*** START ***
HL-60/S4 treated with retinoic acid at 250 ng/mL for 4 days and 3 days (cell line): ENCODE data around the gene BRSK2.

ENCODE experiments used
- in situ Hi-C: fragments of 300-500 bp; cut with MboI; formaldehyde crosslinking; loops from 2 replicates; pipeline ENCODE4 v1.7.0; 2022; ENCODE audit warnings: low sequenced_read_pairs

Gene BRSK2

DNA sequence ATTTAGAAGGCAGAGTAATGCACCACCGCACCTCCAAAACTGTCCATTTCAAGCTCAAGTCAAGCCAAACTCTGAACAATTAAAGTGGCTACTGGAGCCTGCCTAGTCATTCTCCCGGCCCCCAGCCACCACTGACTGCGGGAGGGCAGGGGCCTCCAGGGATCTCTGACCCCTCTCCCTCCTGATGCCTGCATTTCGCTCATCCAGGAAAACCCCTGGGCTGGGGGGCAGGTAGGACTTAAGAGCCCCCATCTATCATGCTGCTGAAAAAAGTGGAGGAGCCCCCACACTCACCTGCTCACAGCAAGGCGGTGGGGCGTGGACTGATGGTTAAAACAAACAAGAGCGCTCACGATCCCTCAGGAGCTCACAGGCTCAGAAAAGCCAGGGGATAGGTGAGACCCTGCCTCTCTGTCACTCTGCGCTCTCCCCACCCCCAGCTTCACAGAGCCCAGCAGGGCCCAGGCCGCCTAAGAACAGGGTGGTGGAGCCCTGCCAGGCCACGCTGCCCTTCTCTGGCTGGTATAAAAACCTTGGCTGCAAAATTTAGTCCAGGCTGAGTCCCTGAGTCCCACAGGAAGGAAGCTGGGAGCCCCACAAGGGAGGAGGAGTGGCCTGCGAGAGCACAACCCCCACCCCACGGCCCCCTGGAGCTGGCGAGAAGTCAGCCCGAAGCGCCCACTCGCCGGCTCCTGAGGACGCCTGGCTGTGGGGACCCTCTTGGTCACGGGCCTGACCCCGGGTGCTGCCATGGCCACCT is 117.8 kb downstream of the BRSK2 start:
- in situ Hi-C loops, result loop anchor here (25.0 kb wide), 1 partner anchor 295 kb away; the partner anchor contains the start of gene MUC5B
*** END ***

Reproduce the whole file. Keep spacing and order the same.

HL-60/S4 treated with retinoic acid at 250 ng/mL for 4 days and 3 days (cell line): ENCODE data around the gene BRSK2.

ENCODE experiments used
- in situ Hi-C: fragments of 300-500 bp; cut with MboI; formaldehyde crosslinking; loops from 2 replicates; pipeline ENCODE4 v1.7.0; 2022; ENCODE audit warnings: low sequenced_read_pairs

Gene BRSK2

DNA sequence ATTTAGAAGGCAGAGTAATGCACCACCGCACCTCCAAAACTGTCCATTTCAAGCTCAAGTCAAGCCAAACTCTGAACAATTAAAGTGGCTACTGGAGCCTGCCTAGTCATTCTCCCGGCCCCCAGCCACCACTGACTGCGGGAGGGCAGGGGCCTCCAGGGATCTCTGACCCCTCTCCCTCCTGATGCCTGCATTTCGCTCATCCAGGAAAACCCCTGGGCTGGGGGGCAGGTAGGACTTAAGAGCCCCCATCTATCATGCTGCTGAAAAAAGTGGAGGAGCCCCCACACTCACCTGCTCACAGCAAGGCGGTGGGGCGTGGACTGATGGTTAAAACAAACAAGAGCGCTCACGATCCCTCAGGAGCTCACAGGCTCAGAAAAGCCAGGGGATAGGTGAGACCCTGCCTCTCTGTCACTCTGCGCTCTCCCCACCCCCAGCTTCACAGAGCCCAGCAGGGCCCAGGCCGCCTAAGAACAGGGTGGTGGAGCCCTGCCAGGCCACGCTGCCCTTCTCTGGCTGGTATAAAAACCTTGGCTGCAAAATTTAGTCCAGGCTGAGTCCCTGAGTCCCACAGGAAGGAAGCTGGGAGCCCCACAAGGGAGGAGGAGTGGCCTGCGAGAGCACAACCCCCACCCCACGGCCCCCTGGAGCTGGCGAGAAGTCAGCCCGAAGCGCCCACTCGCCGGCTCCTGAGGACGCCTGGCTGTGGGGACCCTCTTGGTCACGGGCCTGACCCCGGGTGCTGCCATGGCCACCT is 117.8 kb downstream of the BRSK2 start:
- in situ Hi-C loops, result loop anchor here (25.0 kb wide), 1 partner anchor 295 kb away; the partner anchor contains the start of gene MUC5B